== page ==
I do think that there is something special about Donald Trump. Actually: lots of things. He’s clearly a psychopath — in a strict sense of the word. He’s also fairly dimwitted. It’s clear he’s unable to concentrate and thus incredibly ignorant. He’s the perfect presidential candidate for the Twitter age. But in terms of the politics, there’s nothing unusual about Donald Trump. He’s just like any other Republican in any presidential race.
We see this most clearly in the polling. What we are seeing is exactly what we saw with Mitt Romney in 2012. You may remember that he was losing badly to Barack Obama up to the first presidential debate. In that debate, he did well. True, he lied throughout and contradicted everything that he had been saying throughout the campaign. But in terms of political theater, he did great. And his polling numbers went way up. And all the pundits talked about how the debate had helped him and given him momentum.
Presidential Race Won’t Be Affected
Now, after Trump’s disastrous first debate, we are hearing that Trump’s momentum has stalled. It’s the same error they made with Mitt Romney. In 2012, the debate didn’t give Romney momentum. It just gave people who were always going to vote for him a reason to stop saying they were undecided and start saying they were going to vote for him.
What we’ve seen with Trump is that his numbers have have steadily improved over the last two months. This has not been because more and more people have been won over to him. It is just an indication that Republicans would vote for a groundhog if it had an “R” after its name. So these people have gradually gotten comfortable saying that they will vote for Trump. But they always were going to vote for Trump.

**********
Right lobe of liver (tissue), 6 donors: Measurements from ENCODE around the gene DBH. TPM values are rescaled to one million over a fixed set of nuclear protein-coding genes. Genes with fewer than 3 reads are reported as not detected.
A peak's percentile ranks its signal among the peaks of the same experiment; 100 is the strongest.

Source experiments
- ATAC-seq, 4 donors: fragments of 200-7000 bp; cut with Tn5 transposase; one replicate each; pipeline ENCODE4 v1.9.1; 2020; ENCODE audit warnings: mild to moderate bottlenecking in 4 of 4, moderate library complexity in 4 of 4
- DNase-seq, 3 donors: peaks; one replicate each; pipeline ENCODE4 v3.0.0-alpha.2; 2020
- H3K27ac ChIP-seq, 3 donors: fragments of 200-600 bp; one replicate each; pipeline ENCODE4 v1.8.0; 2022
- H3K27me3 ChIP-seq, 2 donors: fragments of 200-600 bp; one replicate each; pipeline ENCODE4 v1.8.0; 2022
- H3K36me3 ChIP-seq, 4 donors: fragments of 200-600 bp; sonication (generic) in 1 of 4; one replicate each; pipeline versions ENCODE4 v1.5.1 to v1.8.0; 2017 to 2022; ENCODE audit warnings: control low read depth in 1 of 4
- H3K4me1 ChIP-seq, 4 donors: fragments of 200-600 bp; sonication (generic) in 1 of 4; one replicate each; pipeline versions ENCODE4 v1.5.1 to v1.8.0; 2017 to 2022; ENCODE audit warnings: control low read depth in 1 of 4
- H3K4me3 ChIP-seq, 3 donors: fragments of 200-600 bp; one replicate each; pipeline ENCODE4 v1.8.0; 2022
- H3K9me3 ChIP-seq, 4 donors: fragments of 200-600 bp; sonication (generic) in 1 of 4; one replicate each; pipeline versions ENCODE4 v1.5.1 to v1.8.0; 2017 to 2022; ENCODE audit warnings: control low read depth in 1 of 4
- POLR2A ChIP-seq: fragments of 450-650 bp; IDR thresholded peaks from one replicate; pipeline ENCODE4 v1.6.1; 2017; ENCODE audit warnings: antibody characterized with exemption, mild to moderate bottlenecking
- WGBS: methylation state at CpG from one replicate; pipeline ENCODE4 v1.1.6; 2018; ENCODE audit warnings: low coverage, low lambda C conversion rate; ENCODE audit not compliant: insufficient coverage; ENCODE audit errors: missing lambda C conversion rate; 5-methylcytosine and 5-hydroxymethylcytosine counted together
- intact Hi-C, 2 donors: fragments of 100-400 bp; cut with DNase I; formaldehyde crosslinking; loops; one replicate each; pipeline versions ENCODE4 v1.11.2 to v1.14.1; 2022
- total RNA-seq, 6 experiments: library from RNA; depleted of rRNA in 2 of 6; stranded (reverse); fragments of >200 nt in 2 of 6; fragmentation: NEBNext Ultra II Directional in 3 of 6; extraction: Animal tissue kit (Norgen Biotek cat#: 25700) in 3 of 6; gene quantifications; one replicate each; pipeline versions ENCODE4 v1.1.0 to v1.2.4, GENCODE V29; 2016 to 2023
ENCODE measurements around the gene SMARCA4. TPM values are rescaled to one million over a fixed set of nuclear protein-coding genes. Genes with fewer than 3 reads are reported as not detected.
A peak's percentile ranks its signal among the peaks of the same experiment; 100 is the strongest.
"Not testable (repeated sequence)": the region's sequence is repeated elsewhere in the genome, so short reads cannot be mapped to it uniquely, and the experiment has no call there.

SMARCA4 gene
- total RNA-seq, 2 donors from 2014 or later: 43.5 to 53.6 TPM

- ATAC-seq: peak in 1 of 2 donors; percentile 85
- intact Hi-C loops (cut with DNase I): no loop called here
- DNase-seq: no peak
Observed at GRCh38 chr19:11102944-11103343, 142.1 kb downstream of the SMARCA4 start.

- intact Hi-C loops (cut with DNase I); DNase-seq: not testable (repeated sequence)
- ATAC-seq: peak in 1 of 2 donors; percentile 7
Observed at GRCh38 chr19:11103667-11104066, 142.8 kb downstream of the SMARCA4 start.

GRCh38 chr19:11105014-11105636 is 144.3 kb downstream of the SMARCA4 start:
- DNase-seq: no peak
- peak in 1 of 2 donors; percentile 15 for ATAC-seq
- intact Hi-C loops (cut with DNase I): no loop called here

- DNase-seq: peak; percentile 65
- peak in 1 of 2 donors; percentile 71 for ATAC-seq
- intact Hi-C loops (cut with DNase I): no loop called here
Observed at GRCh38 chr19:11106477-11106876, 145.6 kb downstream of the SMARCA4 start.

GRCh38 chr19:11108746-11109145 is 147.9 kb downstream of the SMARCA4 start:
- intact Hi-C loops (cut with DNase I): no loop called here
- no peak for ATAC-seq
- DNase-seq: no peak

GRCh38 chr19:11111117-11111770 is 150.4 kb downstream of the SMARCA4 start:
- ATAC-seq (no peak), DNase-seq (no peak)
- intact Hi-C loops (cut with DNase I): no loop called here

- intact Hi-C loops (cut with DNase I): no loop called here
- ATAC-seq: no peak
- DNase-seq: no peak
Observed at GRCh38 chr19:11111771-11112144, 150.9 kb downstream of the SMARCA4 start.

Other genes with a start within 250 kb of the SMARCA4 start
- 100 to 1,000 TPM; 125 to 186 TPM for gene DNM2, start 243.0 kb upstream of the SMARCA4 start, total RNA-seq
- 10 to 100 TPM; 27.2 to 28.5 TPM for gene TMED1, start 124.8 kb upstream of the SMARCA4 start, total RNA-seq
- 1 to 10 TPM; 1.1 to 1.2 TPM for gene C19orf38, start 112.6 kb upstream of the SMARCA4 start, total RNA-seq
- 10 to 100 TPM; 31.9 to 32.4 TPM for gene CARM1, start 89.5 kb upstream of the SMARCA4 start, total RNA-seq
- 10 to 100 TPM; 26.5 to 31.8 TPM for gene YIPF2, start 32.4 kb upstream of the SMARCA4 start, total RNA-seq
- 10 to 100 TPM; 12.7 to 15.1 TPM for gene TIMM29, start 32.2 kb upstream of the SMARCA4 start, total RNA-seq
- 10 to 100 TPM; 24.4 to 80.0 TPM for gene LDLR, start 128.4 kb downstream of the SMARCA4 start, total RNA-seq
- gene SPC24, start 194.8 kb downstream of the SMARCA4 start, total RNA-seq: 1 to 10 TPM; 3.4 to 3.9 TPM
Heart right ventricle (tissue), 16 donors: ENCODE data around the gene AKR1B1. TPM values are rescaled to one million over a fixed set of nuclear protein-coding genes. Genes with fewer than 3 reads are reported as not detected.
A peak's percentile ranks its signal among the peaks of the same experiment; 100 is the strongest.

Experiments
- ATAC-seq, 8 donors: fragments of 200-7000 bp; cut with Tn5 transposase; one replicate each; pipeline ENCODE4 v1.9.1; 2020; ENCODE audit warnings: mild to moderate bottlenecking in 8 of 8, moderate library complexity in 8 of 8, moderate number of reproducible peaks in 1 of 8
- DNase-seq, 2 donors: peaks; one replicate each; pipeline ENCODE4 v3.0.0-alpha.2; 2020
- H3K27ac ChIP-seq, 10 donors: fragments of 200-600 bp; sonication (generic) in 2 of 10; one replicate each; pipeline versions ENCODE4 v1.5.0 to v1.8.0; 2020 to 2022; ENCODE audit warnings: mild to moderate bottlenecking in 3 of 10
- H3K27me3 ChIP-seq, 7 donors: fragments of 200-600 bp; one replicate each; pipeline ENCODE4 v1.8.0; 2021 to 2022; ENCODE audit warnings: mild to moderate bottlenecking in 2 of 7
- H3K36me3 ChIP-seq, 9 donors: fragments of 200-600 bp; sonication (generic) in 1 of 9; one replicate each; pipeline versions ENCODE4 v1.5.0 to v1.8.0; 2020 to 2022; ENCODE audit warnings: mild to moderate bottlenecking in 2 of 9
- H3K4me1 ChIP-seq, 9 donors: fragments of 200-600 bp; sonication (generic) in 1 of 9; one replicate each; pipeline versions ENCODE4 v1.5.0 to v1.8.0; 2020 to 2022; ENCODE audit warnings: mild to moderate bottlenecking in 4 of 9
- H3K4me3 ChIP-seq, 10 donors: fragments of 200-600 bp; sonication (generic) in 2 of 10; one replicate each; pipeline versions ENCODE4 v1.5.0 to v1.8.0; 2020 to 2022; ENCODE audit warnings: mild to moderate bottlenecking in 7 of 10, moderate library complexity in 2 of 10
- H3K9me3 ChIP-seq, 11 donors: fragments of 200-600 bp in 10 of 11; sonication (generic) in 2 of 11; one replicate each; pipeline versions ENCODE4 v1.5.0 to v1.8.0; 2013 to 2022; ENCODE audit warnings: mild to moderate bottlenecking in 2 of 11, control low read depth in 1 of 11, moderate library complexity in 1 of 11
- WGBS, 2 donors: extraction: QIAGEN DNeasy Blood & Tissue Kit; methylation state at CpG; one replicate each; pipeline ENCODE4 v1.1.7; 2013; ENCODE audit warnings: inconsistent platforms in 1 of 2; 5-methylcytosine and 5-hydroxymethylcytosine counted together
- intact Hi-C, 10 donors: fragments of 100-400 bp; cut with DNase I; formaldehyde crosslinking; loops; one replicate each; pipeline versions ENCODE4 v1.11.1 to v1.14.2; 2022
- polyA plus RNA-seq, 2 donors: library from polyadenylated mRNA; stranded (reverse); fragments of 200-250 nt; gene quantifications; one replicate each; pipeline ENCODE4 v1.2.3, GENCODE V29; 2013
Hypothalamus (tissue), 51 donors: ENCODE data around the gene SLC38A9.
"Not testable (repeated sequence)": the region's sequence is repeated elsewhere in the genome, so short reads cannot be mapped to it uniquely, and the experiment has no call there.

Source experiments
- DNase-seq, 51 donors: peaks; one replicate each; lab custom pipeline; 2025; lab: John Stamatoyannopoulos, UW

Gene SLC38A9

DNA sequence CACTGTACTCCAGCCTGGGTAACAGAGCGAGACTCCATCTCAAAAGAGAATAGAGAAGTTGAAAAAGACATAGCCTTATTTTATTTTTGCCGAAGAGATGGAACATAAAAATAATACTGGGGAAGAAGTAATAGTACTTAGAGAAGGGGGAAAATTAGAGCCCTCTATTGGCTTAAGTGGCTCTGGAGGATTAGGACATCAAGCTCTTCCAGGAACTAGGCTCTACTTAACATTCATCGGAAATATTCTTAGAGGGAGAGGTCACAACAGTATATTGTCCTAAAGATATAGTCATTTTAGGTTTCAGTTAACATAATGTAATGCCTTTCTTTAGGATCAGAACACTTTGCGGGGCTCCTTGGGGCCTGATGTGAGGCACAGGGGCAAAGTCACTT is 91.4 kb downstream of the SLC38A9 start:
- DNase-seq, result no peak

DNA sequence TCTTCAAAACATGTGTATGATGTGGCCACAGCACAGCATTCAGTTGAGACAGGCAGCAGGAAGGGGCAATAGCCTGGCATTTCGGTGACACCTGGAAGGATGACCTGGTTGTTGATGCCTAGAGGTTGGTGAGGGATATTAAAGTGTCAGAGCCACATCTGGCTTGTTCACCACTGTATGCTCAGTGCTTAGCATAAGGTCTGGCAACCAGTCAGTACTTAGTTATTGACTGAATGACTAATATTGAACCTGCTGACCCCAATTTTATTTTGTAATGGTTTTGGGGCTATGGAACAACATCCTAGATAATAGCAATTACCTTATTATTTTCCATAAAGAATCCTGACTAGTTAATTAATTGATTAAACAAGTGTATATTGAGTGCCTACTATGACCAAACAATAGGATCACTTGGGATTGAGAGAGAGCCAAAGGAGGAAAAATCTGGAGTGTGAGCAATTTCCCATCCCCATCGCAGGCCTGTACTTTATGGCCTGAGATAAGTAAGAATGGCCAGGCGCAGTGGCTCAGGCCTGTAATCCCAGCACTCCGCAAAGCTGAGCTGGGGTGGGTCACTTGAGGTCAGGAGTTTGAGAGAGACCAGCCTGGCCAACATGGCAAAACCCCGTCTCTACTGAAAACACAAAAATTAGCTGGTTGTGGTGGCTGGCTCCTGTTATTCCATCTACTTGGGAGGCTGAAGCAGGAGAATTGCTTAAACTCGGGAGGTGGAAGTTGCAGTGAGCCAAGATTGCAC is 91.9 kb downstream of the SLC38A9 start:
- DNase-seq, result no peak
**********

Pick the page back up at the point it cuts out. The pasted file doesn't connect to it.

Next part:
Clinton’s Numbers Haven’t Changed
Look at the Real Clear Politics average. Since the end of June, Hillary Clinton’s polling numbers have been quite solid. Yes, they’ve fluctuated. That’s because there are people who will definitely vote for her who get embarrassed when the meida start talking about her email server. But there’s no trend.
On the other side, Trump’s numbers have steadily increased for the same period of time. (The exception of that is his temporary peak from the RNC.) So people are wrong to think that things would be different if John Kasich or Ted Cruz had been the nominee. They wouldn’t have seen the long, slow increase in polling numbers; they would had numbers like Hillary’s: pretty steady.
John Kasich Wouldn’t Change a Thing
But in both cases, it would be the same: Hillary Clinton would be about 2 percentage points above Kashich, Cruz, or (as is the case) Trump. And I can’t blame the Republican voters. I think they are wrong, but in terms of what they care about, any Republican would be better than any Democrat. I believe the opposite.
What I have a problem with is this idea that there is a kind of grand narrative of the presidential race. There isn’t. There is just a Democrat running against a Republican. And that’s all there is.
There Are Differences
Now that’s not to say that there aren’t things that will affect this presidential race. Trump’s explicit racism has the down side of scaring away conservatives who don’t want to be seen as racist. And this has been what Trump’s whole “minority outreach” campaign has been about: making them feel comfortable with him. And this is certainly going to cause Gary Johnson to do better than he normally would.
But the really big issue is that if John Kashich or Ted Cruz had won the nomination, they would have normal ground operations. They might not be as good as Hillary Clinton’s. But they would have had them. Trump seems to have next to nothing. And I suspect this will have a big effect that we are not seeing in the polls.
But when you hear pundits claim that this presidential race would be very different if the Republicans had nominated someone other than Donald Trump, don’t believe it. This presidential race will end up the same regardless of which nutjob the Republicans had nominated.